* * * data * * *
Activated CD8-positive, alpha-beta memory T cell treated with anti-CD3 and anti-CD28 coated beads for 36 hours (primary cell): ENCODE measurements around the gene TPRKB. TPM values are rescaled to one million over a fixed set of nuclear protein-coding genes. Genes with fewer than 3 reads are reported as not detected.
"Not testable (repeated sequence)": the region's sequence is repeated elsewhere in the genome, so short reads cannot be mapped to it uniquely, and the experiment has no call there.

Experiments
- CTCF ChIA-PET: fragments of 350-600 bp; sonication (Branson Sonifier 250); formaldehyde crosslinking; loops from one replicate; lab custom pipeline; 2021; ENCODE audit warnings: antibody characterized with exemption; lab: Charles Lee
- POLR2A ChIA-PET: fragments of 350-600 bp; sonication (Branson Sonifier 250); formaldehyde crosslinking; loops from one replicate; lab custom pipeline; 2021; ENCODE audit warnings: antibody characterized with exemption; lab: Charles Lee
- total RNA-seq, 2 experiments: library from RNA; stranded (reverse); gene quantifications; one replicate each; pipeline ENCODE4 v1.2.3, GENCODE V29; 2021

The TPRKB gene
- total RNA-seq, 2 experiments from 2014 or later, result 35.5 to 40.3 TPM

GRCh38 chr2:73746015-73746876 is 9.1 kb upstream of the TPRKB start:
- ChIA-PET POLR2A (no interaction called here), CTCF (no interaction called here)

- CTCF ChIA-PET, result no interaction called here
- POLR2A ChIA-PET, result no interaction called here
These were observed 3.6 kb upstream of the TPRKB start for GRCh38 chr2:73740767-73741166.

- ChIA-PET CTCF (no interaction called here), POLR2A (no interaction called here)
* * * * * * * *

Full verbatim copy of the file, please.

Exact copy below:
Activated CD8-positive, alpha-beta memory T cell treated with anti-CD3 and anti-CD28 coated beads for 36 hours (primary cell): ENCODE measurements around the gene TPRKB. TPM values are rescaled to one million over a fixed set of nuclear protein-coding genes. Genes with fewer than 3 reads are reported as not detected.
"Not testable (repeated sequence)": the region's sequence is repeated elsewhere in the genome, so short reads cannot be mapped to it uniquely, and the experiment has no call there.

Experiments
- CTCF ChIA-PET: fragments of 350-600 bp; sonication (Branson Sonifier 250); formaldehyde crosslinking; loops from one replicate; lab custom pipeline; 2021; ENCODE audit warnings: antibody characterized with exemption; lab: Charles Lee
- POLR2A ChIA-PET: fragments of 350-600 bp; sonication (Branson Sonifier 250); formaldehyde crosslinking; loops from one replicate; lab custom pipeline; 2021; ENCODE audit warnings: antibody characterized with exemption; lab: Charles Lee
- total RNA-seq, 2 experiments: library from RNA; stranded (reverse); gene quantifications; one replicate each; pipeline ENCODE4 v1.2.3, GENCODE V29; 2021

The TPRKB gene
- total RNA-seq, 2 experiments from 2014 or later, result 35.5 to 40.3 TPM

GRCh38 chr2:73746015-73746876 is 9.1 kb upstream of the TPRKB start:
- ChIA-PET POLR2A (no interaction called here), CTCF (no interaction called here)

- CTCF ChIA-PET, result no interaction called here
- POLR2A ChIA-PET, result no interaction called here
These were observed 3.6 kb upstream of the TPRKB start for GRCh38 chr2:73740767-73741166.

- ChIA-PET CTCF (no interaction called here), POLR2A (no interaction called here)